Studies in humans have shown that propafenone exerts a negative inotropic effect on the myocardium. Cardiac catherterization studies in patients with moderately impaired ventricular function (mean C.I.=2.61 L/min/m2), utilizing intravenous propafenone infusions (loading dose of 2 mg/kg over 10 min+ followed by 2 mg/min for 30 min) that gave mean plasma concentrations of 3.0 µg/mL (a dose that produces plasma levels of propafenone greater than does recommended oral dosing), showed significant increases in pulmonary capillary wedge pressure, systemic and pulmonary vascular resistances and depression of cardiac output and cardiac index.
Pharmacokinetics and Metabolism
Maximal plasma levels of propafenone are reached between three to eight hours following the administration of RYTHMOL SR. Propafenone is known to undergo extensive and saturable presystemic biotransformation which results in a dose and dosage form dependent absolute bioavailability; e.g., a 150 mg immediate release tablet had an absolute bioavailability of 3.4%, while a 300 mg immediate release tablet had an absolute bioavailability of 10.6%. Absorption from a 300 mg solution dose was rapid, with an absolute bioavailability of 21.4%. At still larger doses, above those recommended, bioavailability of propafenone from immediate release tablets increased still further.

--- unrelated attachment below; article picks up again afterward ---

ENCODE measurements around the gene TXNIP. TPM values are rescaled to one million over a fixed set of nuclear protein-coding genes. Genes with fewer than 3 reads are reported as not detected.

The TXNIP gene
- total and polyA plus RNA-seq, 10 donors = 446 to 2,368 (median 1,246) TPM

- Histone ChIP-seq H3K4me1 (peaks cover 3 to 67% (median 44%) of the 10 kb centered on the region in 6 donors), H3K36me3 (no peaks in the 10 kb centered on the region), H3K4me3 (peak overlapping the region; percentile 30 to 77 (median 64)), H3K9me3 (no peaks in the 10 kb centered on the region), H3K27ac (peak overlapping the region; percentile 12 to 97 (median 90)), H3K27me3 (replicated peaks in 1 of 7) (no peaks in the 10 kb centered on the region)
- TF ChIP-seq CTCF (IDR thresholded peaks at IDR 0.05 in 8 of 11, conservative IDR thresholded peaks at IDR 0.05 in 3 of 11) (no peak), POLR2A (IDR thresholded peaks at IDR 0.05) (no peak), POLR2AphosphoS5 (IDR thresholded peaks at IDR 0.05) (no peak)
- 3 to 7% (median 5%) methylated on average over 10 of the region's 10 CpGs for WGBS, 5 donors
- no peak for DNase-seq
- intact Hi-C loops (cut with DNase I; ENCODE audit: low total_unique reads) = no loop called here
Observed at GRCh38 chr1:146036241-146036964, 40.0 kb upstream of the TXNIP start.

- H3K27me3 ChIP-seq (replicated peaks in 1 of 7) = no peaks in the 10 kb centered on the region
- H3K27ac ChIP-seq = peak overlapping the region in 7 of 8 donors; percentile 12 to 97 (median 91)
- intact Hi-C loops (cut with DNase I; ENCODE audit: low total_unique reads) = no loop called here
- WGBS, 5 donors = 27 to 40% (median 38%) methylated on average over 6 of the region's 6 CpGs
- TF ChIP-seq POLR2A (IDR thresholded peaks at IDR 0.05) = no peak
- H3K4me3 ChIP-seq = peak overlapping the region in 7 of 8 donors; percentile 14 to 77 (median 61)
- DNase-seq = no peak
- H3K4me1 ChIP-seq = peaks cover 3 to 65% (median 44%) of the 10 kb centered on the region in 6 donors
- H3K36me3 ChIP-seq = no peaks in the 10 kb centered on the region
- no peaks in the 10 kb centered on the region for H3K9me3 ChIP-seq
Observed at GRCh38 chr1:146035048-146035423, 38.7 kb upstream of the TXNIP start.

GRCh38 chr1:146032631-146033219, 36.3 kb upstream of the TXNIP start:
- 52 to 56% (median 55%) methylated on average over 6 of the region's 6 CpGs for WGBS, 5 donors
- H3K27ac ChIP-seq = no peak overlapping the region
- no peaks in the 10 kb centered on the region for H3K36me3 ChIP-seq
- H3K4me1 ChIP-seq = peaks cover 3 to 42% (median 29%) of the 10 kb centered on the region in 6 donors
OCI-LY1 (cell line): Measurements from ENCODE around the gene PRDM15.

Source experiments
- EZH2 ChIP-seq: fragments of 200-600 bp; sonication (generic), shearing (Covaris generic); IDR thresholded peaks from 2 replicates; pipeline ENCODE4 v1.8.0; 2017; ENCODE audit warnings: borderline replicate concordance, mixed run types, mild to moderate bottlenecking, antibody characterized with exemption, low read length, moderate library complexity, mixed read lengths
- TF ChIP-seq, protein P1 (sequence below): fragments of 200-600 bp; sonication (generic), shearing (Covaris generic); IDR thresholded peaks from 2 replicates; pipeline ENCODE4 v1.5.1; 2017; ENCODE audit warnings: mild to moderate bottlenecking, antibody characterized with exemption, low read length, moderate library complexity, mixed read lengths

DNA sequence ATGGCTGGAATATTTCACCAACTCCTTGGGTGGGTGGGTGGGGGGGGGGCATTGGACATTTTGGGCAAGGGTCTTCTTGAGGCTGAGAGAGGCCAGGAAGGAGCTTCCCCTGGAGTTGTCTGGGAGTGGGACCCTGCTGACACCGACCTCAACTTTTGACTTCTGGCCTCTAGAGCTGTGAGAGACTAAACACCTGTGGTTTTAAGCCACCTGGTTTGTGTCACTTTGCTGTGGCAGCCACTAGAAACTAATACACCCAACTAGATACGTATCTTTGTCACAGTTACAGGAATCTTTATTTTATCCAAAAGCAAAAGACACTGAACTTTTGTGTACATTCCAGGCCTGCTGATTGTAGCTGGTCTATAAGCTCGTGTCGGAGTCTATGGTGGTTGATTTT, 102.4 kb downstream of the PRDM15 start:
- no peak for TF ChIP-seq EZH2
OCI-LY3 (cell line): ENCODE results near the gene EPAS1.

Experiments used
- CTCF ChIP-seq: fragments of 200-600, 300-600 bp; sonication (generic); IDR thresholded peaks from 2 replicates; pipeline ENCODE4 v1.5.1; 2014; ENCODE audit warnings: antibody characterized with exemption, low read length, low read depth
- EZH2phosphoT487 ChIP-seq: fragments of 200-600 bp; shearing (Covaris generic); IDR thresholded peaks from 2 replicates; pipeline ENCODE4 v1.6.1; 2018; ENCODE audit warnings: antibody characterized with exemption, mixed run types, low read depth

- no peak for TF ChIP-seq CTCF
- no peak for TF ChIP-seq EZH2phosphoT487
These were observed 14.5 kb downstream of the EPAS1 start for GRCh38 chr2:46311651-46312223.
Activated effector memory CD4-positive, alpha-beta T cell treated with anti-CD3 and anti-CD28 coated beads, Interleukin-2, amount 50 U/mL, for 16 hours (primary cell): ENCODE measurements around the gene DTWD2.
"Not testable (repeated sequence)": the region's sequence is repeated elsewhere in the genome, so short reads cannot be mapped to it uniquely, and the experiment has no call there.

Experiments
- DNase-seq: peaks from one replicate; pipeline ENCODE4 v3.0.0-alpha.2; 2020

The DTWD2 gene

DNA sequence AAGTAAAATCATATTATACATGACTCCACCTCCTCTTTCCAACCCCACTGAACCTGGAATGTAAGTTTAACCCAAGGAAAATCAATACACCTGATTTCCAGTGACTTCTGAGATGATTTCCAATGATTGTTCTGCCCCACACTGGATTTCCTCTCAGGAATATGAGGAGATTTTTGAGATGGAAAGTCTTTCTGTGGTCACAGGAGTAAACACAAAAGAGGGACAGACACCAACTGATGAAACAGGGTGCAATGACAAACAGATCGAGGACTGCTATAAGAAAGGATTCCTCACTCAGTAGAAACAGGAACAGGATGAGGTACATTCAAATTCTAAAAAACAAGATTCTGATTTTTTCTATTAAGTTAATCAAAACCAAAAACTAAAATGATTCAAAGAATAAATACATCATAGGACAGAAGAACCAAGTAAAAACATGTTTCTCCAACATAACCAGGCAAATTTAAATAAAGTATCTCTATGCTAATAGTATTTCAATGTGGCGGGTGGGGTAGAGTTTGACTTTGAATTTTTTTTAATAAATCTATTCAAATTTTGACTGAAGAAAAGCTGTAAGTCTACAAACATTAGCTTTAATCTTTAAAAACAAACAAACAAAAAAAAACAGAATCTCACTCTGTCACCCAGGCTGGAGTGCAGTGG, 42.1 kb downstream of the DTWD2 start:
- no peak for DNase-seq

Relative bioavailability assessments have been performed between RYTHMOL SR capsules and RYTHMOL immediate release tablets. In extensive metabolizers, the bioavailability of propafenone from the SR formulation was less than that of the immediate release formulation as the more gradual release of propafenone from the prolonged-release preparations resulted in an increase of overall first pass metabolism (see Metabolism). As a result of the increased first pass effect, higher daily doses of propafenone were required from the SR formulation relative to the immediate release formulation, to obtain similar exposure to propafenone. The relative bioavailability of propafenone from the 325 twice daily regimens of RYTHMOL SR approximates that of RYTHMOL immediate release 150 mg three times daily regimen. Mean exposure to 5-hydroxypropafenone was about 20-25% higher after SR capsule administration than after immediate-release tablet administration.
Food increased the exposure to propafenone 4-fold after single dose administration of 425 mg of RYTHMOL SR. However, in the multiple dose study (425 mg dose BID), the difference between the fed and fasted state was not significant.